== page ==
Vinification practices: the maceration period ranges from 15 to 28 days. Rodolphe continues the tradition of aging the Chinons in neutral oak casks that are more than 10 years old. The impressive cellar houses 900 barrels and is the largest in the region. Maturation takes place over 18 months in three huge caves cut into the limestone cliffs, protected from light and remaining at a constant temperature of 56 degrees and 85% humidity. Racking is done from barrel to barrel, in the traditional method, which helps to clarify the wines along with a later fining with egg whites. The wines are not filtered.
Farming practices: organic. All wines will be certified organic by 2022.
2015 Vintage Report: the growing season started very early due to exceptionally hot and dry Spring weather. Raffault’s vineyards were one month ahead of normal development in mid-April. Flowering occurred early, around June 10th and in excellent conditions, but the heat and lack of rain had already begun to reduce the size of the crop. Very hot and dry weather continued through mid-August, by which time the ripening cycle had slowed due to the lack of rain. Veraison occurred in mid-August but ripening was still advancing too slowly for the season. Much-needed rain came in late August and early September, bringing the crop into balance and allowing ripening to pick up; the moisture was quickly absorbed by the dry soil. Sun and warmth returned in the first week of September, setting the stage for an excellent last 6 weeks of the growing season, even with a rainy period mid-month. These factors also made it possible for Rodolphe to vinify spectacular red 2015 Chinons across his vineyards. “The fine September weather” Raffault observes, “advanced maturation, and we recovered from the drought conditions. The heat reduced acidity and concentrated the juice in the grapes.”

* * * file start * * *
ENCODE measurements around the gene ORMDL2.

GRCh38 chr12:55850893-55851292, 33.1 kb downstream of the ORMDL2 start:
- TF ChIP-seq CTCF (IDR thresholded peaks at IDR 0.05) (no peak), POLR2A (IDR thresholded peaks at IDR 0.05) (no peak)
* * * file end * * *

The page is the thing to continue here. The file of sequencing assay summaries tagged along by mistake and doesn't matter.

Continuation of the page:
2016 Vintage Report: the 2016 growing season started promisingly. But the nights of April 25 and 26 brought a severe frost which severely damaged the buds on the vines on most of the alluvial vineyards sites, the Chenin Blanc parcel, and part of the Clos d’Isoré. Poor weather continued into June. Excessive rain fell in many sectors of the appellation, but, fortunately, none of the the J-M Raffault vineyards flooded and the water was absorbed without incident. Flowering was late and irregular, but by late June there was at least the prospect of a decent harvest in the vineyards not damaged by frost. Outbreaks of mildew, due the damp conditions, further reduced the crop in several zones. Rodolphe did seven treatments of “bouillie bordelaise” and never had to resort to synthetic products. Despite the challenges, the top J-M Raffault sites, Picasses, Isoré and the Clos de l’Hospice, remained in excellent condition.
Summer finally arrived in mid-July. Very hot and dry weather continued through late-August, by which time the ripening cycle had slowed due to the lack of rain. There were four, 100 degree days at the end of August. Véraison occurred late, about August 25th, and much-needed rain came in mid-September, bringing the crop into balance and allowing ripening to accelerate. The moisture was quickly absorbed by the dry soil. Sun and warmth returned in late September and early October, setting the stage for a superb last month of the growing season.
Equine Décaivaillonage at Clos de l'Hospice
Note: "décaivaillonage" is plowing.